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Search Results: 1 - 10 of 224584 matches for " Neill R. Graff-Radford "
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Can aerobic exercise protect against dementia?
Neill R Graff-Radford
Alzheimer's Research & Therapy , 2011, DOI: 10.1186/alzrt65
Abstract: In 2005, in the US, 36 million persons were over 65. Strong evidence indicates that memory and other cognitive tasks start declining at age 50 [1]. Furthermore, in the US, the prevalence of dementia ranges from 5% to 10% [2,3] and that of mild cognitive impairment (MCI) ranges from 12% to 18% [4,5]. Cognitive decline is common in persons over 70 and has an important impact on quality of life. To improve the quality of life for older persons, it is imperative that we begin to understand which factors contribute to cognitive decline and brain atrophy. Furthermore, we need to determine which biomarkers or neurological measures can be used to predict these conditions and what therapeutic interventions can improve an individual's brain health. Recently, moderate exercise and improved fitness were shown to enhance cognition in cognitively normal older persons as well as in individuals who complain of memory difficulty [6].Additionally, fitness correlates with brain volume in persons who are cognitively normal [7] and in those with Alzheimer's disease (AD) [8]. In this paper, we shall discuss the following:1. The causes of cognitive decline in older persons and why exercise could be a broad-spectrum intervention for dementia.2. After this, we shall present epidemiological evidence that exercise may slow cognitive decline and decrease the chance of dementia.3. Then we shall discuss the randomized control trials that provide evidence that exercise has a positive effect on improving cognition.4. Following that, the paper will report the animal studies showing that exercise may be protective of the brain.5. Lastly, we shall discuss biomarkers, starting with imaging and moving onto telomeres, plasma measures, cerebrospinal fluid (CSF) measures, and inflammatory biomarkers.The three most common forms of dementia are AD, Lewy body disease (LBD), and vascular dementia (VaD) [9] and all contribute to cognitive decline and brain atrophy. Noting that mixed dementia (having overlappin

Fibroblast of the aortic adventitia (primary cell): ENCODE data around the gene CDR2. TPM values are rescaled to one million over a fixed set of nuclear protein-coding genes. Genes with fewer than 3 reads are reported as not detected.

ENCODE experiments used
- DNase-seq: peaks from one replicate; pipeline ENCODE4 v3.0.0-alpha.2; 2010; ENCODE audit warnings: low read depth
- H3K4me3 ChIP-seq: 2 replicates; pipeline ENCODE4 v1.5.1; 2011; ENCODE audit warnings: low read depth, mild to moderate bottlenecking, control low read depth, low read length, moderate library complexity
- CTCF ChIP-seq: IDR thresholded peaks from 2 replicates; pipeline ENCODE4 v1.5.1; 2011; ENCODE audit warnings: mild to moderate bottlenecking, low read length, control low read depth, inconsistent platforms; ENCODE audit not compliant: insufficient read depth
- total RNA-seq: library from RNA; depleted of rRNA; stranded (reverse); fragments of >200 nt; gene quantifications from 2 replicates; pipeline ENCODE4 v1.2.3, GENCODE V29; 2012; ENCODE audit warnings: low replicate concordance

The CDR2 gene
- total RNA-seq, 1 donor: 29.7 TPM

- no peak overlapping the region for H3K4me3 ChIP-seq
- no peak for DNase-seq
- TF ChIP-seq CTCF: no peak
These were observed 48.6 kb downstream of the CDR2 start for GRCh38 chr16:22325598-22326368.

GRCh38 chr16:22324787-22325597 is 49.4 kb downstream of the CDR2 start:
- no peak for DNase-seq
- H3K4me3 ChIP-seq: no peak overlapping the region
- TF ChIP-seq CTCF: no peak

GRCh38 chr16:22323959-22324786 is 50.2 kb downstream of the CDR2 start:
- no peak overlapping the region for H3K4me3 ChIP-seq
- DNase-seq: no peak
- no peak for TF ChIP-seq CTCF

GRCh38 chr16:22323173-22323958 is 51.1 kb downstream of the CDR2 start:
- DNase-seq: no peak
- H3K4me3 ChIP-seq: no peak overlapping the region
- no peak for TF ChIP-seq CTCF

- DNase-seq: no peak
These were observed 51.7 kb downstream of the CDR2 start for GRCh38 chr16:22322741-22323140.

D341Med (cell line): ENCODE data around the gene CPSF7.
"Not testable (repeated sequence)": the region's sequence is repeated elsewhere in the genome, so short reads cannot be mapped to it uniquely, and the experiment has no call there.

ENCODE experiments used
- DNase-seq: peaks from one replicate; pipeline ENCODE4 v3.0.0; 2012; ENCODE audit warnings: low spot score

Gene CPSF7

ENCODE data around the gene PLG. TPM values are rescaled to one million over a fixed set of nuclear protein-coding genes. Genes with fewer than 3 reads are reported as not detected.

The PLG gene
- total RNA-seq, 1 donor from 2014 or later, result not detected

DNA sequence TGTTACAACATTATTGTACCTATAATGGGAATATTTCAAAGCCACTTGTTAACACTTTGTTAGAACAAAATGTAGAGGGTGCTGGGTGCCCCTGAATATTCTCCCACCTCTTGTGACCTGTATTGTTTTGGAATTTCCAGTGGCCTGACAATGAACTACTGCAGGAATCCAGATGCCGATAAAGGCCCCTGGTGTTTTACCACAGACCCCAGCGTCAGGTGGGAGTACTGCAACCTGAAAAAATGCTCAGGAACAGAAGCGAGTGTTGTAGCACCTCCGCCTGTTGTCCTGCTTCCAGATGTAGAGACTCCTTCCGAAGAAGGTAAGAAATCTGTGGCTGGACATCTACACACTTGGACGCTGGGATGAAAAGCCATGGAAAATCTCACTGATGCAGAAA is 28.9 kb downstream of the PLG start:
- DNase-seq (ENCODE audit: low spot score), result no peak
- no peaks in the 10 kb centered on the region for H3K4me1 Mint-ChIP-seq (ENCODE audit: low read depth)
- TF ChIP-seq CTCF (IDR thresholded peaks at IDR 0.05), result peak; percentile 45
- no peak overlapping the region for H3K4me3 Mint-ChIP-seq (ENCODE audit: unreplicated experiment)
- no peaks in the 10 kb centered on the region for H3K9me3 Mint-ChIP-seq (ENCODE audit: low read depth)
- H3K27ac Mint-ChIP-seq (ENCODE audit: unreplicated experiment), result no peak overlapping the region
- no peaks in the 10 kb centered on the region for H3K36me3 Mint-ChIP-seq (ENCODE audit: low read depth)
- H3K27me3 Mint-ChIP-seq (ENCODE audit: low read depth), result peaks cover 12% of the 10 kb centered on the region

Evaluation of the Role of SNCA Variants in Survival without Neurological Disease
Michael G. Heckman, Alexandra I. Soto-Ortolaza, Nancy N. Diehl, Minerva M. Carrasquillo, Ryan J. Uitti, Zbigniew K. Wszolek, Neill R. Graff-Radford, Owen A. Ross
PLOS ONE , 2012, DOI: 10.1371/journal.pone.0042877
Abstract: Background A variety of definitions of successful aging have been proposed, many of which relate to longevity, freedom from disease and disability, or preservation of high physical and cognitive function. Many behavioral, biomedical, and psychological factors have been linked with these various measures of successful aging, however genetic predictors are less understood. Parkinson's disease (PD) is an age-related neurodegenerative disorder, and variants in the α-synuclein gene (SNCA) affect susceptibility to PD. This exploratory study examined whether SNCA variants may also promote successful aging as defined by survival without neurological disease. Methods We utilized 769 controls without neurological disease (Mean age: 79 years, Range: 33–99 years) and examined the frequency of 20 different SNCA variants across age groups using logistic regression models. We also included 426 PD cases to assess the effect of these variants on PD risk. Results There was a significant decline in the proportion of carriers of the minor allele of rs10014396 as age increased (P = 0.021), from 30% in controls younger than 60 to 14% in controls 90 years of age or older. Findings were similar for rs3775439, where the proportion of carriers of the minor allele declined from 32% in controls less than 60 years old to 19% in those 90 or older (P = 0.025). A number of SNCA variants, not including rs10014396 or rs3775439, were significantly associated with susceptibility to PD. Conclusions In addition to its documented roles in PD and α-synucleinopathies, our results suggest that SNCA has a role in survival free of neurological disease. Acknowledging that our findings would not have withstood correction for multiple testing, validation in an independent series of aged neurologically normal controls is needed.